Volume 13, Issue 4
  • ISSN: 0002-9637
  • E-ISSN: 1476-1645



A virus related antigenically to the group B arboviruses was isolated from a mouse bitten by a collected in Western Montana, and was subsequently isolated from saliva, brain, and various other tissues of other bats of the same species.

The virus produces fatal infection in adult white mice and cavies by intracerebral but not peripheral injection. Suckling mice are susceptible to peripheral inoculation. Rabbits and hamsters are not susceptible upon inoculation into the central nervous system. The virus is readily adaptable to 8-day-old chick embryos inoculated by the amniotic route and to KB cells in tissue culture.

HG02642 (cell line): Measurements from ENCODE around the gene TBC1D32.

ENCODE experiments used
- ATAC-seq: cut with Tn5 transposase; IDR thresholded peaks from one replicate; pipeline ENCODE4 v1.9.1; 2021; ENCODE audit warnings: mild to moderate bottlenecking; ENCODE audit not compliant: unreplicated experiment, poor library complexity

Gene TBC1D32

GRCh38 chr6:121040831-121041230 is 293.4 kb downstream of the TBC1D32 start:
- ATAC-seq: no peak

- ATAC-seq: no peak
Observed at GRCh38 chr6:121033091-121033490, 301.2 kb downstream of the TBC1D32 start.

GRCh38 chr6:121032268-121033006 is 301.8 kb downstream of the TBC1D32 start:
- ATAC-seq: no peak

The smallest porosity gradacol membrane that permitted passage of the virus was 0.1 µ. It is sensitive to chloroform.

Serologic tests indicated affinity but not identity to group B arboviruses: St. Louis, EBSG, Ilhéus, Rio Bravo, and Powassan. Hemagglutination was produced with sucrose-acetone brain antigen at low titer only.

Transmission of the virus by the bite of bats and presence of the virus in bat saliva may imply an adaptation of this virus to residence in and transmission by bats without necessary intervention of arthropod vectors.

This virus is tentatively designated as Montana leukoencephalitis (MML) virus.


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